“Digital” wireless seems like an oxymoron, since electromagnetic waves are by definition analog/sinusoidal, and NOT digital, but what digital wireless means is that the video is a digitally encoded stream of bits OVER the analog radio signal. This allows for error correction protocols to attempt to recreate missing bits or to retransmit data too damaged to recreate if the analog radio signal encounters interference or whatever. It is not perfect – you can still get dropouts and pixelated video from time to time, but the extra “correction protocol” stuff will often give you better video streams in the same situation and signal levels or interference as compared to the same radio with only analog, which is what you’ll get unless there are specific mentions of digital transmission or the digital protocols used. Digital is more expensive, and generally provides some additional measure of goodness in the picture and video appearance; only you can decide if it’s enough better to justify the added expense.

Note that just because a camera or wireless system is expensive or relatively expensive does NOT mean that it’s digital, or that it’s any better than a $30 wireless camera… read reviews from several different sites for the same gear and don’t be taken in by a known name on the gear… vendors will charge all they can get, it’s capitalism at its finest (or worst). If any vendor is charging $300+ for a wireless camera solution that is NOT digital, they are gouging, period. So watch the specs and details, and read lots of reviews… Also, run any products you see on Amazon through https://www.fakespot.com – they check for “fake reviews” and provide a grade as to the percentage of the reviews that in their view (based on computer analytics and analysis of the wording and so forth) can be trusted or are probably bogus. And watch for bogus reviews on other forums and sites.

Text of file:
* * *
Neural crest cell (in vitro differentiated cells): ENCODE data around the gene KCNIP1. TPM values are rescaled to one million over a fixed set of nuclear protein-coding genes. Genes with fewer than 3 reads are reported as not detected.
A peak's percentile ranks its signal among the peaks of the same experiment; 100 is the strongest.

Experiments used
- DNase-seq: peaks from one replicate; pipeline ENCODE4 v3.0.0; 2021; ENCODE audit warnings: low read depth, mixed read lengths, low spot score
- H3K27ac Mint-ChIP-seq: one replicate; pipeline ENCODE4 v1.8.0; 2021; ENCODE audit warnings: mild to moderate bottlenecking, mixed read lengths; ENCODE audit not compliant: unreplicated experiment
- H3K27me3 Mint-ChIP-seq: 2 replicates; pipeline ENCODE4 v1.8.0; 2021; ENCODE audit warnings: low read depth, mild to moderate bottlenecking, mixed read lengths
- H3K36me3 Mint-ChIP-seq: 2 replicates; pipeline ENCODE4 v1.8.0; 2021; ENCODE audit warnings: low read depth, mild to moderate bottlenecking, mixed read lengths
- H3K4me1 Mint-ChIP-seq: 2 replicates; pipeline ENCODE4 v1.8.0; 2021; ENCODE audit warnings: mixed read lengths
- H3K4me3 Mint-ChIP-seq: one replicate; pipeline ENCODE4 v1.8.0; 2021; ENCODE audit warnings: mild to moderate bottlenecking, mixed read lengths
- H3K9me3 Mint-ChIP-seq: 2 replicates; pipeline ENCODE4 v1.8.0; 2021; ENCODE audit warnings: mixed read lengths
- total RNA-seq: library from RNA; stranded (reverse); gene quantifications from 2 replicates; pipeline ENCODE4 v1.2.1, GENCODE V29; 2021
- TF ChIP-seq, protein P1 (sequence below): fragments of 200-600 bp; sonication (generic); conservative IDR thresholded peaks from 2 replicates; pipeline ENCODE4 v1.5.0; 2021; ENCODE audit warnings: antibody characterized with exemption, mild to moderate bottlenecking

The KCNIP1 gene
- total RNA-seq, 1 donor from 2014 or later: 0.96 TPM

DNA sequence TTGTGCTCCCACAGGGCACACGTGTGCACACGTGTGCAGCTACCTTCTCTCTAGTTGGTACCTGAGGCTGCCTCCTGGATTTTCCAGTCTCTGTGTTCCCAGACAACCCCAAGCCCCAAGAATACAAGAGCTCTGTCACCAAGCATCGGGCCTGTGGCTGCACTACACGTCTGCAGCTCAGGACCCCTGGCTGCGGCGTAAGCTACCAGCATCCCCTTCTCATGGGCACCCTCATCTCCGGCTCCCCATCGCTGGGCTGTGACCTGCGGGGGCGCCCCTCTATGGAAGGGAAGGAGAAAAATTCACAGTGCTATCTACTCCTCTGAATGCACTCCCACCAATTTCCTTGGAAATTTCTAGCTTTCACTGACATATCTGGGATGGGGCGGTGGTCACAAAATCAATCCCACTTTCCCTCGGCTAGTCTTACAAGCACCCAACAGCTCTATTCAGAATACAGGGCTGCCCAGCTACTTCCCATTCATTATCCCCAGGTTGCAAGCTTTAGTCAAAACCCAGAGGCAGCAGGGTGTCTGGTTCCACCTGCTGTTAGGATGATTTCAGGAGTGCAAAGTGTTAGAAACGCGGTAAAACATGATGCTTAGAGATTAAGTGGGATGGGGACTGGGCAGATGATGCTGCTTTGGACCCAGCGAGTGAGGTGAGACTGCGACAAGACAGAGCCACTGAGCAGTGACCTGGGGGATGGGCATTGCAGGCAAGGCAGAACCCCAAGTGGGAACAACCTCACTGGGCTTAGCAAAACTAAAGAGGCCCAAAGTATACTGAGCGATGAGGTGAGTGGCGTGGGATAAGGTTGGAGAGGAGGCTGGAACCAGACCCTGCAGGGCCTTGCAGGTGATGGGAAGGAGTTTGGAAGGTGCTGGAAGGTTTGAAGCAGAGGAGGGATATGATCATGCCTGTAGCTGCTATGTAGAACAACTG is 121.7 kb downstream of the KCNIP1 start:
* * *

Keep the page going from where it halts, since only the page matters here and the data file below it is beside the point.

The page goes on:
Good luck. Check out my other post for details on what I went with, or hit these links:
https://smile.amazon.com/gp/product/B00HJOSV3I (Boyo digital transmitter-receiver kit)
https://smile.amazon.com/gp/product/B00YS80JNS (Snanshi low-light IR backup camera)
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2017 Dutchmen Aerolite 242BHSL "Cabin in the woods"
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Old 11-16-2017, 06:14 PM   #16
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Quote:
Originally Posted by powerdiver View Post